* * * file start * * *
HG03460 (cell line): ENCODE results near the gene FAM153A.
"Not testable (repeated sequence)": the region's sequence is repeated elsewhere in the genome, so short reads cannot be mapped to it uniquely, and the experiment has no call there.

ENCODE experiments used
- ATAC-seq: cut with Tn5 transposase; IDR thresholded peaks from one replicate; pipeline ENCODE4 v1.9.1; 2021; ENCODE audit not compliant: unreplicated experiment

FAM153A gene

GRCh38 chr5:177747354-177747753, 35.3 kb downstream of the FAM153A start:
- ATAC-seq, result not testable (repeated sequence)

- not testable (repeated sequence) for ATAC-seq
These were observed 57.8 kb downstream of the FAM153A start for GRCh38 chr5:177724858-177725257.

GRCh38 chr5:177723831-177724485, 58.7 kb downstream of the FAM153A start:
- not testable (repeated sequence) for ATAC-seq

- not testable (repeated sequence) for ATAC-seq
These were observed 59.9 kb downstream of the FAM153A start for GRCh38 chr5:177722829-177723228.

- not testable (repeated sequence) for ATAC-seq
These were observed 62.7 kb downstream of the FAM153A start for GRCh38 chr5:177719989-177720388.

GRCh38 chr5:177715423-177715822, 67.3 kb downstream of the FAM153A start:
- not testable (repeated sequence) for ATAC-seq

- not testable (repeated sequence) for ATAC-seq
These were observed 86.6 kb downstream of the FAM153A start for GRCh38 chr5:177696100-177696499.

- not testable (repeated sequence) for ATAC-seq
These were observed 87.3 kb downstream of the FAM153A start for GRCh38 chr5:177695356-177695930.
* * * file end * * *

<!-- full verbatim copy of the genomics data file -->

HG03460 (cell line): ENCODE results near the gene FAM153A.
"Not testable (repeated sequence)": the region's sequence is repeated elsewhere in the genome, so short reads cannot be mapped to it uniquely, and the experiment has no call there.

ENCODE experiments used
- ATAC-seq: cut with Tn5 transposase; IDR thresholded peaks from one replicate; pipeline ENCODE4 v1.9.1; 2021; ENCODE audit not compliant: unreplicated experiment

FAM153A gene

GRCh38 chr5:177747354-177747753, 35.3 kb downstream of the FAM153A start:
- ATAC-seq, result not testable (repeated sequence)

- not testable (repeated sequence) for ATAC-seq
These were observed 57.8 kb downstream of the FAM153A start for GRCh38 chr5:177724858-177725257.

GRCh38 chr5:177723831-177724485, 58.7 kb downstream of the FAM153A start:
- not testable (repeated sequence) for ATAC-seq

- not testable (repeated sequence) for ATAC-seq
These were observed 59.9 kb downstream of the FAM153A start for GRCh38 chr5:177722829-177723228.

- not testable (repeated sequence) for ATAC-seq
These were observed 62.7 kb downstream of the FAM153A start for GRCh38 chr5:177719989-177720388.

GRCh38 chr5:177715423-177715822, 67.3 kb downstream of the FAM153A start:
- not testable (repeated sequence) for ATAC-seq

- not testable (repeated sequence) for ATAC-seq
These were observed 86.6 kb downstream of the FAM153A start for GRCh38 chr5:177696100-177696499.

- not testable (repeated sequence) for ATAC-seq
These were observed 87.3 kb downstream of the FAM153A start for GRCh38 chr5:177695356-177695930.